Immigration: As Flow Of Refugees Slows, Those Already In Philadelphia Settle In

Immigration: As Flow Of Refugees Slows, Those Already In Philadelphia Settle In
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Amnah Ahmad is the associate director of the Arab American Community Development Corp. at Al-Aqsa Islamic Society in North Philadelphia.

Ahmad, along with a handful of other volunteers, works with refugees and immigrants from Middle Eastern countries to help them apply for work permits and green cards. The CDC also offers English as a Second Language classes three times a week.

The Arab American CDC works with immigrants from countries like Morocco, Tunisia and Egypt as well as with refugees from Iraq and Syria. However, she said the flow of refugees the organization works with has stopped since January.

In fall 2017, President Trump dramatically reduced the number of refugees from anywhere in the world allowed into the United States to 45,000. The year prior, former President Barack Obama set the cap at 110,000.

The number of Syrian refugees allowed into the U.S. also decreased dramatically since the beginning of the fiscal year in October 2017.

The number of Syrian refugees entering the U.S., according to Arrival Reports from the Refugee Processing Center. 

  • In 2016, there were 15,479 Syrian refugees.
  • In 2017, there were 3,024 Syrian refugees.
  • In the first half of 2018, there were 16 Syrian refugees.

Ahmad talked about how the refugees she worked with in recent years are settling into their lives in Philadelphia.

The following Q&A with Ahmad has been edited for length and clarity.

What is it like for people coming to the U.S. as refugees?

They all knew that it’s for a better life, especially because it’s safer. You’ve seen how it was in Syria and how they ran away and how they went through the sea. So they’ve seen a lot. And some of them even lost their children, left them behind or lost their father or mom, so it’s kind of hard. But now, they’re living their life again. It’s like they’re born again here, trying to adjust to this new life, culture, traditions.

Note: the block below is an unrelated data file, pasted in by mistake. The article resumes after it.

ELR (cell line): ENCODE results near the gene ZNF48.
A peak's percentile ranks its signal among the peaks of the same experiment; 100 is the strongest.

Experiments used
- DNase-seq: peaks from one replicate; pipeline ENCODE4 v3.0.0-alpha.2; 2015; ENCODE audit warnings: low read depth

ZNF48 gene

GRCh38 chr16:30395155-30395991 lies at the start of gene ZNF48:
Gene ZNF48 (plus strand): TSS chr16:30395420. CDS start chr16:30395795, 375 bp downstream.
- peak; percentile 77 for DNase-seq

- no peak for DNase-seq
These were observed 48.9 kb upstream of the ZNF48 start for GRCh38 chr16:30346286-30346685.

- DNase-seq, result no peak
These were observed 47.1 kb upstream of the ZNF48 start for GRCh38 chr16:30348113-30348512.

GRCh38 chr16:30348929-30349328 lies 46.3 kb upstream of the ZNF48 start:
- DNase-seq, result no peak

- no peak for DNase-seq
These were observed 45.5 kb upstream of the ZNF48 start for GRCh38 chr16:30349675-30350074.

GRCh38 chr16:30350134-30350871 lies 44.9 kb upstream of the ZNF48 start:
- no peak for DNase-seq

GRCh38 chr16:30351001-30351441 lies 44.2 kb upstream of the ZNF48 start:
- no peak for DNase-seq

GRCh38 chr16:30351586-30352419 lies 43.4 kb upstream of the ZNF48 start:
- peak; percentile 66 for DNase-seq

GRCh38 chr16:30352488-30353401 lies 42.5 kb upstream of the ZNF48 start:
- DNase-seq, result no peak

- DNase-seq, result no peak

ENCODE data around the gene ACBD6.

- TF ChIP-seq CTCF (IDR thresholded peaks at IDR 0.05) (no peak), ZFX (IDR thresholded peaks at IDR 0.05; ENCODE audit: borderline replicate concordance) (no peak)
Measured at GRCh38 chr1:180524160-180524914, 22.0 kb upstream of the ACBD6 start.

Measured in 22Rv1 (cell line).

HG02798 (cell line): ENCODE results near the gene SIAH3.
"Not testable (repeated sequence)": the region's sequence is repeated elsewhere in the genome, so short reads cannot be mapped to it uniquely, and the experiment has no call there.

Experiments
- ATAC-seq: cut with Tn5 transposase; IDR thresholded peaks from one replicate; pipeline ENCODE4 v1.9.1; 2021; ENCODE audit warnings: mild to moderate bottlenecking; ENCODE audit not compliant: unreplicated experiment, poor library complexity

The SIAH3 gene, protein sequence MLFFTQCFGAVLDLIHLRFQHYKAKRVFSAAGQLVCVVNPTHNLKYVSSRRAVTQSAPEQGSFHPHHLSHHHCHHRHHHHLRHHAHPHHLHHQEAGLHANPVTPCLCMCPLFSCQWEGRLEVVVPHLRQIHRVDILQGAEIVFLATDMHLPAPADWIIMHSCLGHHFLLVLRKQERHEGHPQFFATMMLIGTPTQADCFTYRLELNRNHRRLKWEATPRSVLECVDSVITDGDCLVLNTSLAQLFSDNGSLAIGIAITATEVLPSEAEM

Is there anything that’s hard for those transitioning into American culture to get used to?

Well, it took them a while for transportation, how to get to places. So they used to come to us and say, “Hey, I’m trying to get there. How can I go there?” So I used to Google it for them and put it through their address. And like, “From your address, you can take this station, this bus.” So we just guide them through it a little bit. After that, they become pros at it. They know how to go from one place to another and after that they bought cars. They started driving.

What is the process of learning English like? Would you say it’s hard?

No, because most of them, the father goes out to work but the mother usually stays home with the children. So, maybe, she has more time, especially when they go to school. They used to go here just to learn English. That’s all they wanted to do.

What is it like to see people make so much progress?

It feels great. When we first seen them, they were depressed, stressed and they didn’t have anything. They can’t speak to anyone out there, even if they want to go to the corner store and buy something, they can’t. Now, they speak English. They’re driving. It’s amazing. It’s great that they’re getting used to the country, and they like it now. I don’t think they want to leave. They like it. They find it peaceful. They find it safe for them, safer than where they were.

 

-Text and images by Jenny Roberts.

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